US 3868578 A Abstract An electrical circuit for providing an output signal having a mathematical operation relationship to an input signal, said operation being either that of semi-integration or semi-differentiation, said circuit including an electrical transmission line. The practical circuit for the transmission line comprises a simulated, lumped-constant line made up of a number of series resistance and shunt capacitance elements or series inductance and shunt resistance units. The preferred circuit for effecting s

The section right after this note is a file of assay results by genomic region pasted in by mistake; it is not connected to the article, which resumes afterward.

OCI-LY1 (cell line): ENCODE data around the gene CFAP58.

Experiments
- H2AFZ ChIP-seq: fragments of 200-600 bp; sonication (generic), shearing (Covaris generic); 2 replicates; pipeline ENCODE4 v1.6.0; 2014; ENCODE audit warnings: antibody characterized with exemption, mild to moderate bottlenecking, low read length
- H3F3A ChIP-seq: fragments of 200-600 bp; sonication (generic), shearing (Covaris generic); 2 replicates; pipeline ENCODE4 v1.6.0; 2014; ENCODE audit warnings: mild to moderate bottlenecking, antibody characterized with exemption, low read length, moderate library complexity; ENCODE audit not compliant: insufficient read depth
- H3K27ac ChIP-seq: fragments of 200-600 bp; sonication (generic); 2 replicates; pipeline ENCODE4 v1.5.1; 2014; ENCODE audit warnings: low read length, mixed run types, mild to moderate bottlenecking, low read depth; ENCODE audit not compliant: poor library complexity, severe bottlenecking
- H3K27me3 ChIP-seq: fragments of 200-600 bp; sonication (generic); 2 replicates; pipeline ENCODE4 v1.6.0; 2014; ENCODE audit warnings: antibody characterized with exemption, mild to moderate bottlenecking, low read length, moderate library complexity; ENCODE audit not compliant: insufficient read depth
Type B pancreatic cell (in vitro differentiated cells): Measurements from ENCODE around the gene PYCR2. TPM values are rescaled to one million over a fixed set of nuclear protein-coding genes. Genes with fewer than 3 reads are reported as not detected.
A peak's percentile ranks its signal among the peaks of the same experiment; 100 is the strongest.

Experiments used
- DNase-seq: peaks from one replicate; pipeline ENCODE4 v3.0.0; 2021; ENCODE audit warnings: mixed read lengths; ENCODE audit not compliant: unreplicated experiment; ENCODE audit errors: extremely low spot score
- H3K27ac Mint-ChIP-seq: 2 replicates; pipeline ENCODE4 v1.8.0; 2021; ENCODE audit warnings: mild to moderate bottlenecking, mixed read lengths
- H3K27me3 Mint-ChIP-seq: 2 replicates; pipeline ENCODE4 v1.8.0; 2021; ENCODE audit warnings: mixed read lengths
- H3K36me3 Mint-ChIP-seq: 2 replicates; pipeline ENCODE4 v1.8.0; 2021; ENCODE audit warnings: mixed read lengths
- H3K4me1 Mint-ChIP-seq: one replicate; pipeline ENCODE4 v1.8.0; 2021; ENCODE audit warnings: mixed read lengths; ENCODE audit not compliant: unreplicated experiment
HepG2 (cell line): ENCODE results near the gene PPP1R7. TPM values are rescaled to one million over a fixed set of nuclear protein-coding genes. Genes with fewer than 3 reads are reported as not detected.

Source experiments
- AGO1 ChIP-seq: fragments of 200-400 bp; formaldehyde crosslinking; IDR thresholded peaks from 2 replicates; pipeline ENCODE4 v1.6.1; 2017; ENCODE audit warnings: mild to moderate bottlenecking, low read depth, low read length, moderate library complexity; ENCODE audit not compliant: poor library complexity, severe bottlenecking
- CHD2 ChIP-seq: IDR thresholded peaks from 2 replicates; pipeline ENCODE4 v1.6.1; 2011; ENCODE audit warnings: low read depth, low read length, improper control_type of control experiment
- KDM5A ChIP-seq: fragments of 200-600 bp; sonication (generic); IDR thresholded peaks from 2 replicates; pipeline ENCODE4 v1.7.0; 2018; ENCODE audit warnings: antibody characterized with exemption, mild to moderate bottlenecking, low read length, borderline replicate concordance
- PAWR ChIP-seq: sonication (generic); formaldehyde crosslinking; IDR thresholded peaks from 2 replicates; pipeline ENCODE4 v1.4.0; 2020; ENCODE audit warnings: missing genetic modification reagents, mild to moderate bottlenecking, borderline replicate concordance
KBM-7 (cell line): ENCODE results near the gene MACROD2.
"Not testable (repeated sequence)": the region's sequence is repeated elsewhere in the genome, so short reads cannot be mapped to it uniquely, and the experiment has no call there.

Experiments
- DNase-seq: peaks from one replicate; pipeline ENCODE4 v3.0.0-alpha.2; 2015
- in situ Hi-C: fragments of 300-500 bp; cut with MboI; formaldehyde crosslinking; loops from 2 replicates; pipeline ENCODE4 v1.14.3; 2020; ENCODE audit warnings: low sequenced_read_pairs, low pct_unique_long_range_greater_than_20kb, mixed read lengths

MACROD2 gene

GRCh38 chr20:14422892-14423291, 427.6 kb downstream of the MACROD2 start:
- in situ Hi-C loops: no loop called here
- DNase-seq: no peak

Claims available in Description (OCR text may contain errors) United States Patent 1 Oldham 51 Feb. 25, 1975 METHOD AND APPARATUS FOR ELECTROANALYSIS [75] Inventor: Keith B. Oldham, Peterborough, Ontario, Canada [73] Assignee: Canadian Patents and Development Limited, Ottawa, Ontario, Canada [22] Filed: Oct. 2, 1972 [21] Appl. No.: 293,780 [52] US. Cl 328/127, 328/128, 333/19, 333/20 [51] Int. Cl G06g 7/18 [58] Field of Search 328/127, 128; 333/19, 20, 333/23 [56] References Cited UNITED STATES PATENTS 3,051,883 8/1962 Smith 333/20 X OTHER PUBLICATIONS Kern and Korn, Electronic Analog Computers, 2nd Edition, McGraw Hill Book Company, 1956, pg. 13. Primary Examiner.lohn Zazworsky Attorney, Agent, or FirmJames R. Hughes [57] ABSTRACT An electrical circuit for providing an output signal having a mathematical operation relationship to an input signal, said operation being either that of semiintegration or semi-differentiation, said circuit including an electrical transmission line. The practical circuit for the transmission line comprises a simulated, lumped-constant line made up of a number of series resistance and shunt capacitance elements or series inductance and shunt resistance units. The preferred circuit for effecting semi-integration or semidifferentiation comprises an operational amplifier having a transmission line either in the feedback or in the input. This feedback or input element may take the form of a long (theoretically infinite) transmission line, e.g. a coaxial cable or a lumped constant network of suitably chosen resistance and reactance elements. For electroanalytical measurements the semiintegrating circuit is connected to electrodes positioned in the solution to be measured. Provision is made for applying two predetermined DC voltage levels to the electrodes with the operational amplifier semi-integrating the current flowing between electrodes. 10 Claims, 10 Drawing Figures TRANSMISSION LINE PAIENTEDI 7-1. 868.578 SHEET 1 OF 3 L R0 W Q VI) TRANSLZIIIJSESIOIJ in v2) F |G.l. L TRANEWESION c *0 VIII) R0 v30) (F 4) FIG .2 ' TRANSMISSION LINE CL I fi F IG.3. TRANSMISSION LINE FIG.3A PFTENTEU 71.868578 sum 2 5 3 TRANSMISSION LINE TERMINATION INH'IATING ELEMENT METHOD AND APPARATUS FOR ELECTROANALYSIS This invention relates to a method and electrical apparatus for performing a mathematical operation and more particularly to an electroanalytical method and apparatus incorporating an electrical circuit for carrying out the mathematical operation of semi-integration useful in electrochemical measurement and analysis. The mathematical concepts of semi-integration and semi-differentiation are known but have not been studied or examined in any great detail nor have they been applied in any practical or purposeful way. These operations may be considered to lie intermediate between the multiplication (linear scaling) operation and the in tegration or differentiation operations. The operator symbols for semi-integration and semi-differentiation with respect to time are usually written for the function one of these operations being in most respect the inverse of the other. Electrically, differentiation and integration may be achieved by circuits using configurations of resistance and capacitance and also resistance and inductance although the latter is normally not too practical. Circuits for semi-integration and semi-differentiation are not known or in any practical use. Operational amplifiers are well known and in widespread use for various purposes including use as a sealer (resistance feedback), as an integrator (capacitance feedback), and a differentiator (resistance feedback with capacitance in the input). Considering first a sealer with feedback resistance R, an output voltage V(t) is obtained from an input current i (t) as follows: For semi-integration the outputs voltage function would lie intermediate between equations (2) and (l) and is given by the following: W!) V R/C d" /dr i(r) R and C being feedback elements to be explained later. Semi-differentiation is accomplished by inverting equation (4) thus: There are in existence at the present time several electroanalytical methods for detecting the presence and measuring the concentrations of certain chemical substances dissolved in liquids, the best known although not always the most efficient being polarography. The substances which are detectable and able to be analysed are of the class known as electroactive and include numerous metallic ions (e.g. lead, cadmium, mercury), dissolved oxygen, and many organic compounds. it is usually desired to measure concentrations in millimole region, i.e., a few parts per billion. An important measurement at the present time is that of dissolved oxygen in water for water resource and pollution studies. All existing electroanalytical methods have certain common features. The solution to be analyzed is placed in an electrochemical cell along with two or three electrodes, the crucial one of which is termed the working electrode. An electrical signal is applied to the cell and the response is measured as a function of time. The form of applied signal and the way in which the response is measured vary from method to method but the most common is to apply a precisely known voltage signal waveform and to measure the current flowing in the working electrode. The current versus time curve (or occasionally the curve versus time of the integral of the current) is recorded and from some feature (a maximum, an inflection, or a plateau) of the curve, the concentration of electroactive substance is calculated. With all existing electroanalytical methods it is essential that the signal applied to the working electrode have a precisely-known form in order that the relationship between the concentration and the current time curve be predetermined. Because voltages can be applied only to the overall cell and not to the working electrode itself, this imposes a restriction on the cell re sistance which therefore must be kept low. This in turn means that salts must be added to the solution to be analyzed to improve its conductivity. Analyses in situ such as in a flowing river are thereby precluded. Another drawback to present methods is the complexity of the apparatus involved. This arises in part from the need to apply precise voltage signals and in part from the need to display the current-time curve in two dimensions. It is an object of the present invention'to provide an electrical circuit that will generate an output signal related to the semi-integral or the semi-derivative of the input signal. It is another object of the invention to provide an electroanalytical method and apparatus for detection and measurement of certain substances dissolved in a liquid. 1 It is another object of the invention to provide an electroanalytical method and apparatus incorporating a semi-integration circuit. lt is another object of the invention to provide an electroanalytical method and apparatus involving electrodes in the solution to be measured in which the measurement largely is independent of the form of the voltage signal applied to the measuring apparatus. It is another object of the invention to provide an electrochemical analysis apparatus wherein the resistance between electrodes is largely irrelevant and solutions without added salts may be readily analyzed. These and other objects of the invention are achieved by an electrical circuit for providing an output signal having a mathematical operation relationship to an input signal, said operation being either that of semiintegration or semi-differentiation, said circuit including an electrical transmission line. The practical circuit for this comprises a simulated, lumped-constant line made up of a number of series resistance and shunt ca- )acitance elements or series inductance and shunt re- .istance elements. The preferred circuit for effecting semi-integration )r semi-differentiation comprises an operational ampliier having a transmission line either in the feedback or n the input. The feedback or input element may take :he form of a long (theoretically infinite) transmission ine, e.g. a coaxial cable or more practically a simulated :ransmission line formed of a lumped constant network )r suitably chosen resistance and reactance elements. ?or electroanalytical measurements the semintegrating circuit is connected to electrodes posi- :ioned in the solution to be measured. Provision is trade for applying two predetermined DC voltage lev- :Is to the electrodes with the operational amplifier ;emi-integrating the current flowing between elec- Lrodes. In drawings which illustrate embodiments of the invention, FIG. 1 is a simple circuit for semi-integration, FIG. 2 is a simple circuit for semi-differentiation, FIG. 3 is an operational amplifier semi-integrating circuit with transmission line feedback. FIG. 3A is an operational amplifier semidifferentiating circuit with transmission line in input, FIG. 4 is the same as FIG. 3 but with an R-C network feedback impedance, FIG. Sis an electroanalytical apparatus incorporating a semi-integration readout circuit, FIG. 6 is a lumped constant repeatable section for the impedance feedback of the amplifier, FIG. 7 is a suitable R-C network, FIG. 8 is a suitable L-R network, and FIG. 9 is a graph comparing current versus time curve output with a semi-integrated current versus time curve output. Referring to FIG. I a simple circuit for semiintegration has a resistor R in series with the input of a transmission line with the output taken across the transmission line. For semi-differentiation the resistor R and the voltage V (t) and the output voltages V (t) or V 0) are related by either v to l/Ro v R/C d /ar v (t) var) R0 v C/R d ldf v o (7) so that the current is proportional to the semiderivative of the voltage and the voltage is proportional to the semi-integral of the current. The circuit configuration of FIGS. 1 and 2 take advantage of this relationship to provide the desired operations. In the above formulas R and C denote the total resistance and capacitance of the transmission line. For a lumped-constant line this is the total resistance and capacitance up to any node in the network. It should be pointed out that the value of R, has to be properly chosen to make these circuits operate in this manner. For the first circuit the impedance of R should be large compared to that of the transmission line and in FIG. 2 it should be small. Referring to FIG. 3 an operational amplifier that will provide the mathematical operation of semi-integration is made up of the standard high gain amplifier 10 with input resistance R and a feedback connection that is in essence the input to a transmission line. The transmission line is theoretically infinite and made up of distributed resistance and capacitive components. A very long section of non-inductive coaxial cable. for example, would operate giving the necessary solution to the semi-integration operation i.e., as given by equation (4) above. The ratio R/C of the equation is the ratio of the resistance to the capacitance of the transmission line. For semi-differentiation the input resistor R and the transmission line are reversed as shown in FIG. 3A. It should be pointed out that resistance R, is not needed in the circuit if an input current is to be semiintegrated. It will be realized of course that a long transmission line is impractical for reasonable working circuits. FIG. 4 shows a circuit with lumped constant R-C elements and it has been found that if a network of only a few sections say 6 or 7 or more are used then the mathematical operation to good precision is achieved for a useable time interval. FIG. 5 shows the basic electroanalytical apparatus for detection and measurement purposes. A working electrode 11 and a second (counter) electrode 12 are positioned in a suitable sample cell 13 containing the liquid to be analysed. This cell is not necessary and in fact the apparatus could be used to test flowing liquids in situ e.g. dissolved oxygen or contaminants in lakes and streams. The electrodes may be standard in structure with a working electrode of mercury being preferred because of its easy renewability. Other types such as platinum and carbon may be used. DC voltage sources 14 and 15 provide a voltage E plus a voltage step AE and this is applied to the electrodes causing a current i(t) to flow in the electrodes. An operational amplifier 16 with transmission line feedback (R, C), semi-integrates this current and provides the semiintegrated output to a suitable meter or recorder. cg. voltmeter 17. It is necessary to provide a voltage excursion from one predetermined level to another and this is the reason for the AE source 15. It is, however. not necessary to know precisely the form of this voltage function other than the two levels E and E AE. Analysis by this technique may be for a species which is reducible or oxidizable. For example an oxidizable species, denoted by Rd, may be present in solution, e.g. an aqueous solution at a concentration (Rd) of order 10 to 10 mole cm. The electrooxidation reaction occurs at a working electrode (WE) which is immersed in the solution to be analysed along with another electrode which serves the joint function of counter and reference electrode. Typically the area (A) of the working electrode is of order 10 to 10" cm? The above reaction does not occur significantly when the working electrode has a potential E versus the second electrode but occurs so rapidly when the cell potential is charged to E AE that the concentration of Rd at the surface of the electrode is soon reduced virtually to zero. Electrochemical theory shows AE may be as small as 0.24/n volts if the oxidation is reversible and about twice this value for an irreversible process. Prior to the analysis period the working electrode is maintained at potential E so that the electrooxidation does not occur and Rd is uniformly distributed throughout the solution. At time t= O the applied potential is switched to E AE. The time-dependent faradaic current i(t) which flows in response to this change in applied potential is an extremely complicated function and depends not only on AE and concentrations [Rd] but also on the cell resistance p and the kinetics of the electrode reaction. For this reason direct measurement of current i(t) under these circumstances has little analytical value. It has been found and can be shown that the semiintegral of the current defined by m(t) d /dt" i(t) soon becomes equal to a constant given by m nAF[Rd] JD where A is the effective area of the electrode F is Faradays constant coulomb equiv and D is the diffusion coefficient of Rd (typical value: approximately 10" cm sec). The important point to be stressed is that the constant m is independent of the kinetics of the reaction and is unaffected by AE or p. It is, however, as the formula shows directly proportional to [Rd], the concentration of the species for which analysis is required. The semi-integral m(t) becomes equal to the constant m as soon as the concentration of Rd at the electrode surface becomes effectively zero and this takes a time of the order D (nAFCp /AE) which depends on both AE/, and p. Giving the former the value of 0.4 volts and the other constants their typical values, it is found that the semi-integral becomes constant within one second even for a cell resistance of 40,000 ohms. For the much lower resistance usually encountered in electrolyte solutions, m(t) becomes constant almost instantaneously. This leads to a generally simple to perform, practical measuring technique. Other advantages of the method include: 1 Values of E and AE are not crucial. The values need not be accurately known, nor need they be particularly constant. Hence no precision voltage sources are needed. 2 Unlike some other electroanalytical techniques, the way in which the applied potential changes from E to E AE is not critical, not needing to be a step function with a sharp risetime. The closure of an ordinary switch is quite adequate. Indeed it is possible for the voltage to rise quite gradually from E to E AE as by a ramp signal or by using a capacitor to make the final applied potential approach E AE asympotically 3. Cell resistances of the order of tens of thousands of ohms can be tolerated. Such resistance magnitudes are associated with electrolyte concentrations in the IO" to l0 N range, so that the normal electroanalytical requirement ofexcess supporting electrolyte may be dispensed with. 4. Two electrodes only are needed, rather than the three which are nowadays used in most electroanalytical techniques. On the hand, the present method may be adapted to three electrode practice with beneficial results as regards precision and tolerance to cell resistance. 5. The analysis period may occupy a small fraction of a second and will then perturb only the region immediately adjacent to the working electrode. Hence convection currents cause only limited interference, permitting use in flowing systems. 6 Because the potential never exceeds E AE, there can be no interference from species which oxidize at more positive potentials. Interference from species which oxidize at potentials less than E will be minimal because such species will have become exhausted in the vicinity of the electrode on account of the prolonged prepolarization at potential E. 7. As will all electroanalytical techniques, double layer charging is an interference which becomes increasingly troublesome as concentration [Rd] decreases. With the present technique, however, since the semi-integral of the nonfaradaic current declines continuously, the interference can be diminished by increasing the analysis time. In any case, several simple methods exists for correcting for this interference. 8. The sought concentration is proportional to a single measured quantity, no graphical display being needed. Oscilloscopes, stripchart or X-Y recorders are therefore unnecessary, a simple meter or digital device sufficing. Direct reading in concentration units is possible. Referring to FIG. 6, a lumped constant method of providing a simulated transmission line section is illustrated. Block 19 denotes an initiating element (a group of atypical circuit components designed to give a good match at short times) and block 20 a transmission line termination. Referring to equation (4) given above, it is the ratio R/C that provides the semiintegration constant. This may be achieved by a number (m) of T-sections made up of resistors and capacitors having the values R/Zm and C/m. FIG. 7 shows a specific network using resistors R, and capacitors C,-. In apparatus built and tested typical values for these (in megohms and microfarad) were as fol- These values are not extremely critical and were chosen generally to minimize the number of com onents required and to make the value V ER/EC as close as possible to predetermined value in this specific example. ER and EC denote total resistance and capac' itance to any node in the network, the individual R, and C values being so selected that the ratio ER/EC is almost constant (apart from the first few and the last few nodes). It has been found that good results are obtained with only a few sections, in this case nine. Rather than use identical components in each section, as FIG. 6 it is more economical to use gradually increasing values as tabulated here. It is also possible to use an LR network and a typical arrangement is shown in FIG. 8. As explained above the LR network would semi-differentiate if used in the feedback loop of an operational amplifier; for use as a semi-integrator, the LR network is placed in the input to the operational amplifier. The equivalent equation that of equation (4) becomes when the number of ;he sectionsj approaches infinity: The voltage and current at the terminals of the work ;hown in FIG. 8 are interrelated by (13) that in this case it is the voltage that is proportional :o the semi-derivative of current and current that is )roportional to the semi-integral of voltage. Here EL ienotes the total inductance up to a particular node 1nd 2G is the total conductance i.e. For best operation it is preferable to keep the ratio ZL/EG close to a constant in the mid section of the network. ln practice it is likely that an LR network would be more costly and inconvenient than a RC one. A graph comparing results obtained from electroanalytical apparatus where the working electrode current (1) has been recorded (a) unchanged (curve A in amperes] and (b) semi-integrated (curve B in amplombs) shown in FIG. 9. The amplomb is the name given to the unit intermediate between the ampere and the coulomb, amplomb E ampere second coulomb second"? It will be seen that the full current curve contains a preliminary peak followed by a falling off making this curve hard to interpret and evaluate. The semi-integration curve rises to a steady-state value after only a very few seconds and this level can be used to determine concentration levels. It is expected that the above measurement method which might be called semi-integral electroanalysis should have wide application in concentration studies. The detection and measurement of dissolved oxygen in water, and substances such as mercury, cadmium, lead in liquids come readily in mind. The apparatus is generally simple and easy to operate not only in the laboratory but in the field and would therefore lend itself to the pressing need for more extensive pollution data. What is claimed: 1. An electrical circuit for providing an output signal having a mathematical operation relationship to an input signal, said operation being semi-integration, comprising a resistance element and an operational amplifier in series, the input being applied across the said resistance element and the operational amplifier input, the output being taken across the output of the operational amplifier, the said operational amplifier having a feedback path from output to input connected to the input of a long transmission line section. 2. An electrical circuit as in claim 1 wherein the electrical transmission line is a simulated lumped-constant line made up of a number of series resistanace and shunt capacitance elements of preset values with the ratio of resistance to capacitance in each element being predetermined. 3. An electrical circuit for providing an output signal having a mathematical operation relationship to an input signal, said operation being semi-differentiation, comprising a long transmission line section and an operational amplifier in series, the input being applied across the input to the transmission line and the input to the amplifier and the output taken from the output of the operational amplifier, said operational amplifier having a feedback path from output to input including a resistance element. 4. An electrical circuit as in claim 3 wherein the electrical transmission line is a simulated lumped-constant line made up ofa number of series resistance and shunt capacitance elements of preset values with the ratio of resistance to capacitance in each element being predetermined. 5. An electrical circuit for providing a semiintegration operation output according to the following equation where V is the output voltage of the circuit, i(r), is the input current, the ratio R/C being a predetermined and preset constant, comprising a high gain amplifier having a feedback path connected to the input of a simulated transmission line network made up of a number of series resistance and shunt capacitance elements. the ratioof the summed effective value of the resistance to that of the summed effective value of the capacitances being such as to approximate the ratio R/C of the said equation. 6. An electrical semi-integration circuit as in claim 5 wherein the number of elements is three or more. 7. An electrical circuit for providing a semidifferentiation operation output according to the following equation where V is the output voltage of the circuit, i(r) is the input current, and the ratio C/R being a predetermined and preset constant, comprising a high gain amplifier having a resistance feedback path and having its input in series with the input ofa simulated transmission line network made up of a number of series resistance and shunt capacitance elements, the ratio of the summed effective value of the resistance to that of the summed effective value of the capacitances being such as to approximate the ratio C/R of the said equation. 8. An electrical semi-differentiation circuit as in claim 7 wherein the number of elements is three or more. 9. An electrical circuit for providing an output signal having a mathematical operation relationship to an input signal, said operation being semi-integration, comprising an electrical transmission line and a resistance element with the input to the electrical transmission line connected in series with the said resistance element, the input of the circuit being applied across the series resistance element and transmission line and the output being taken across the input to the transmission line and wherein the electrical transmission line is a simulated lumped-constant line made up of a number of series resistance and shunt capacitance elements of preset values with the ratio of resistance to capacitance in each element being predetermined. 10. An electrical circuit for providing an output signal having a mathematical operation relationship to an 10 wherein the electrical transmission line is simulated lumped-constant line made up of a number of series resistance and shunt capacitance elements of present values with the ratio of resistance to capacitance in each element being predetermined. Patent Citations